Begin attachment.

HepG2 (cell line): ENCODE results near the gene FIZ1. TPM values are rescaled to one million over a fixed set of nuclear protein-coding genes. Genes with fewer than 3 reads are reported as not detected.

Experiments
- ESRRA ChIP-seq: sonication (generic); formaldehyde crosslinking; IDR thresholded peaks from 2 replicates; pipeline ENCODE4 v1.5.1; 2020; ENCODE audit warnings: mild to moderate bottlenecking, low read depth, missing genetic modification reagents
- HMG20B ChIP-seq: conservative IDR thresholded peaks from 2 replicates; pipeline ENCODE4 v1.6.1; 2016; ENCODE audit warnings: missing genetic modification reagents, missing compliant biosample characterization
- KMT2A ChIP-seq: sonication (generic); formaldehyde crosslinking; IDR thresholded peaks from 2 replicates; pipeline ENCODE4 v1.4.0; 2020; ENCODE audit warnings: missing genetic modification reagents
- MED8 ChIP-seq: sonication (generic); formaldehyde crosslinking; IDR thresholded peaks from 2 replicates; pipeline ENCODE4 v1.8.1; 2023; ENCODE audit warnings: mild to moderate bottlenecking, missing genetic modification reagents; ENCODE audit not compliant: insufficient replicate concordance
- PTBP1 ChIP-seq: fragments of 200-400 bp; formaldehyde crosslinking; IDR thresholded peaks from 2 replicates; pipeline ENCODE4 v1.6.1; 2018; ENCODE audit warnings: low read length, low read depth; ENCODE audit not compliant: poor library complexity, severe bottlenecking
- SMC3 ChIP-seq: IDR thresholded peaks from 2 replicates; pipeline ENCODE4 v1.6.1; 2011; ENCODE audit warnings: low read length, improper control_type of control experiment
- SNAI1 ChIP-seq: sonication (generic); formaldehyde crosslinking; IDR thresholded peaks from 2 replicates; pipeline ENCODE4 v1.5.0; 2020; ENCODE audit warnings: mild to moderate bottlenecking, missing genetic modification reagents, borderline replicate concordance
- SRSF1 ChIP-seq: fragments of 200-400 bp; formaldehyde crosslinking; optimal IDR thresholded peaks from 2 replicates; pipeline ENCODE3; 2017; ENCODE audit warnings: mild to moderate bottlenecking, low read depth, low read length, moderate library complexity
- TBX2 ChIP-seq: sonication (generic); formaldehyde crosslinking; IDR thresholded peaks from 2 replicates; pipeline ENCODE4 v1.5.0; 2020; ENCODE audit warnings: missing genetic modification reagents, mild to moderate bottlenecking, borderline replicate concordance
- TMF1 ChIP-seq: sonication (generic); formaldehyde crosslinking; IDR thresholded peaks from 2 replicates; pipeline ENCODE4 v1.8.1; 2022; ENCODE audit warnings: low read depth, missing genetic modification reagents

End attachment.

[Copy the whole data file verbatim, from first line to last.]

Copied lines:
HepG2 (cell line): ENCODE results near the gene FIZ1. TPM values are rescaled to one million over a fixed set of nuclear protein-coding genes. Genes with fewer than 3 reads are reported as not detected.

Experiments
- ESRRA ChIP-seq: sonication (generic); formaldehyde crosslinking; IDR thresholded peaks from 2 replicates; pipeline ENCODE4 v1.5.1; 2020; ENCODE audit warnings: mild to moderate bottlenecking, low read depth, missing genetic modification reagents
- HMG20B ChIP-seq: conservative IDR thresholded peaks from 2 replicates; pipeline ENCODE4 v1.6.1; 2016; ENCODE audit warnings: missing genetic modification reagents, missing compliant biosample characterization
- KMT2A ChIP-seq: sonication (generic); formaldehyde crosslinking; IDR thresholded peaks from 2 replicates; pipeline ENCODE4 v1.4.0; 2020; ENCODE audit warnings: missing genetic modification reagents
- MED8 ChIP-seq: sonication (generic); formaldehyde crosslinking; IDR thresholded peaks from 2 replicates; pipeline ENCODE4 v1.8.1; 2023; ENCODE audit warnings: mild to moderate bottlenecking, missing genetic modification reagents; ENCODE audit not compliant: insufficient replicate concordance
- PTBP1 ChIP-seq: fragments of 200-400 bp; formaldehyde crosslinking; IDR thresholded peaks from 2 replicates; pipeline ENCODE4 v1.6.1; 2018; ENCODE audit warnings: low read length, low read depth; ENCODE audit not compliant: poor library complexity, severe bottlenecking
- SMC3 ChIP-seq: IDR thresholded peaks from 2 replicates; pipeline ENCODE4 v1.6.1; 2011; ENCODE audit warnings: low read length, improper control_type of control experiment
- SNAI1 ChIP-seq: sonication (generic); formaldehyde crosslinking; IDR thresholded peaks from 2 replicates; pipeline ENCODE4 v1.5.0; 2020; ENCODE audit warnings: mild to moderate bottlenecking, missing genetic modification reagents, borderline replicate concordance
- SRSF1 ChIP-seq: fragments of 200-400 bp; formaldehyde crosslinking; optimal IDR thresholded peaks from 2 replicates; pipeline ENCODE3; 2017; ENCODE audit warnings: mild to moderate bottlenecking, low read depth, low read length, moderate library complexity
- TBX2 ChIP-seq: sonication (generic); formaldehyde crosslinking; IDR thresholded peaks from 2 replicates; pipeline ENCODE4 v1.5.0; 2020; ENCODE audit warnings: missing genetic modification reagents, mild to moderate bottlenecking, borderline replicate concordance
- TMF1 ChIP-seq: sonication (generic); formaldehyde crosslinking; IDR thresholded peaks from 2 replicates; pipeline ENCODE4 v1.8.1; 2022; ENCODE audit warnings: low read depth, missing genetic modification reagents